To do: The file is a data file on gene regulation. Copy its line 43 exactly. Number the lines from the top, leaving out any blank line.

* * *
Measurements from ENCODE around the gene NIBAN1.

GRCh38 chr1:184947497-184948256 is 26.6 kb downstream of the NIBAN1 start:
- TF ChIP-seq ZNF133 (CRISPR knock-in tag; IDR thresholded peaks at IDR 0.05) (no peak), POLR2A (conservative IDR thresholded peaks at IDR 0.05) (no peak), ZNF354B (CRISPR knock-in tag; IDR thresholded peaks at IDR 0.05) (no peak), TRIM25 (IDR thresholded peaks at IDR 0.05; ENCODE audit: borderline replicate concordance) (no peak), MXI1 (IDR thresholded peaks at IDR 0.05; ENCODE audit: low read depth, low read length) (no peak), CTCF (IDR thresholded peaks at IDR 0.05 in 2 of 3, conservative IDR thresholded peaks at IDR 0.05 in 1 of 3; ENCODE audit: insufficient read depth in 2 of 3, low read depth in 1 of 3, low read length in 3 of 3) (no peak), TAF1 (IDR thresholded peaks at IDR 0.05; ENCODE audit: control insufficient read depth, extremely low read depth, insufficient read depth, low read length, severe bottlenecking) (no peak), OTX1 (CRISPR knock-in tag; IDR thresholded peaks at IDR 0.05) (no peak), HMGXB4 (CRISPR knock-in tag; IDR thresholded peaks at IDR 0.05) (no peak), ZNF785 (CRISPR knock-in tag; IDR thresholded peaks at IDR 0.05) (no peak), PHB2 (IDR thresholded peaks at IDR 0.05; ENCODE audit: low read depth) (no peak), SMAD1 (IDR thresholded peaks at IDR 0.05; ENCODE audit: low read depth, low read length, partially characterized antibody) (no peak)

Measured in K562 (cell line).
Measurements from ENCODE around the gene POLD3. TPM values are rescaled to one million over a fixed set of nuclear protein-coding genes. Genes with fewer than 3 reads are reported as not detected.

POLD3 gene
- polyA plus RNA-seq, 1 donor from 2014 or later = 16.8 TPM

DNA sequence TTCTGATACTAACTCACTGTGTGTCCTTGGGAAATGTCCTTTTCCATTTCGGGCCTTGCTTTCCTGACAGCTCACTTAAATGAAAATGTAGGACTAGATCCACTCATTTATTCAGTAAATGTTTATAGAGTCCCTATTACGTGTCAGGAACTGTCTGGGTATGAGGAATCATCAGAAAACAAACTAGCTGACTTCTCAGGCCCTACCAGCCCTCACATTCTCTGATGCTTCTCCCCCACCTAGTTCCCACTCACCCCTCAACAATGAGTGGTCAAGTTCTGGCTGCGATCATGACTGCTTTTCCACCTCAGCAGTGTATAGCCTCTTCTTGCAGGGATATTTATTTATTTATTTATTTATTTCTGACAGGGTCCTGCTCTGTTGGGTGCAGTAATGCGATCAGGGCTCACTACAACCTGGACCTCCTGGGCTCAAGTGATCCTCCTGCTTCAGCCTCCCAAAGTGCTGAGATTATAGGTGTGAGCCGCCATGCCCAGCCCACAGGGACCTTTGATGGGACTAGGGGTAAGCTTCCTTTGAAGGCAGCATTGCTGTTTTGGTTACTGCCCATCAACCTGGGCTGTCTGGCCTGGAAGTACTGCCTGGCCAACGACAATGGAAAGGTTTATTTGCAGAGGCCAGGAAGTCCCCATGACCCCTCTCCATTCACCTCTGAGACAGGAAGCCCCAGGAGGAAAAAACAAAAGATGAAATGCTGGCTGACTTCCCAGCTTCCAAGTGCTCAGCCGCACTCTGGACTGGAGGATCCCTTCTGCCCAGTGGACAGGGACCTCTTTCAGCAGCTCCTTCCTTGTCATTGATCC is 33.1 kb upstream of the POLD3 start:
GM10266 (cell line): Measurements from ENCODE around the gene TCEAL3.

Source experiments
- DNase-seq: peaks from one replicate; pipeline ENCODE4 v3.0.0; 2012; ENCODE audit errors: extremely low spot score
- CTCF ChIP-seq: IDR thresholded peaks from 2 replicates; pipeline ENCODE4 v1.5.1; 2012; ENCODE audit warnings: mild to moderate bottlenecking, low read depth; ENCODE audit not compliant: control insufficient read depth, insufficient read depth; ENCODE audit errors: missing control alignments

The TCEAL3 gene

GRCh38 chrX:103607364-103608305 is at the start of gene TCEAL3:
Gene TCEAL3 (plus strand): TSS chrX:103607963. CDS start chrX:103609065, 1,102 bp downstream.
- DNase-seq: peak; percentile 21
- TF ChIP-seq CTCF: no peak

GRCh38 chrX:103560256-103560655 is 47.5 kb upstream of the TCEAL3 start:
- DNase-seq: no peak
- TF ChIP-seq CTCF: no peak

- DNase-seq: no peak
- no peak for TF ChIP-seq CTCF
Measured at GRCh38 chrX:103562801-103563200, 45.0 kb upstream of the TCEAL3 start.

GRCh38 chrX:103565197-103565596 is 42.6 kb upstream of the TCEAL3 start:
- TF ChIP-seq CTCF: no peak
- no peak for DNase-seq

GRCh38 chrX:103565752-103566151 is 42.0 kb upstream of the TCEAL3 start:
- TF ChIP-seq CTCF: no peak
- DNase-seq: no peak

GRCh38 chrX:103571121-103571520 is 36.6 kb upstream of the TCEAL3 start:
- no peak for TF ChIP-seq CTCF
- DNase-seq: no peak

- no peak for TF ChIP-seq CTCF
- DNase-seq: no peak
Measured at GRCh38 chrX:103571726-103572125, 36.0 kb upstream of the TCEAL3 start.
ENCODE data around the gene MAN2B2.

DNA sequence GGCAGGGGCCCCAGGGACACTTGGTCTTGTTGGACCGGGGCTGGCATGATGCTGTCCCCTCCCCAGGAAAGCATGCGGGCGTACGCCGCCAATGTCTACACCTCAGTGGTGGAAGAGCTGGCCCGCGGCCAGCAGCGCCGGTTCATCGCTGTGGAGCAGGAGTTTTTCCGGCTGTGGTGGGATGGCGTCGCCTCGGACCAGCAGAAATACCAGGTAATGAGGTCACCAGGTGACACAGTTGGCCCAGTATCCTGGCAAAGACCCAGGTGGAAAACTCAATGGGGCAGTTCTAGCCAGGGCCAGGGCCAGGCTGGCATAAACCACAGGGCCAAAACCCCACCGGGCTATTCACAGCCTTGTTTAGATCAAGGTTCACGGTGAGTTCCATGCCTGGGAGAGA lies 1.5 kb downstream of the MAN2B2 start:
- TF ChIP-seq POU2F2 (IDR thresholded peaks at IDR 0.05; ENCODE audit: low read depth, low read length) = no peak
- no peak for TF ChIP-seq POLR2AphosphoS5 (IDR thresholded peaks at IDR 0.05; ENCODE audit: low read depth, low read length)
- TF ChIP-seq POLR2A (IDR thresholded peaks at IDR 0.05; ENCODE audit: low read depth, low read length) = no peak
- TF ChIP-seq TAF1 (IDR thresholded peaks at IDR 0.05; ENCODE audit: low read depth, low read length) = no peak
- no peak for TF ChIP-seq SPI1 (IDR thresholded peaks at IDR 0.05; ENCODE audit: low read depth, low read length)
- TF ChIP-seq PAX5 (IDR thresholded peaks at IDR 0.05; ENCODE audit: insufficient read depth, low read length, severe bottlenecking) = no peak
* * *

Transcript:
- TF ChIP-seq PAX5 (IDR thresholded peaks at IDR 0.05; ENCODE audit: insufficient read depth, low read length, severe bottlenecking) = no peak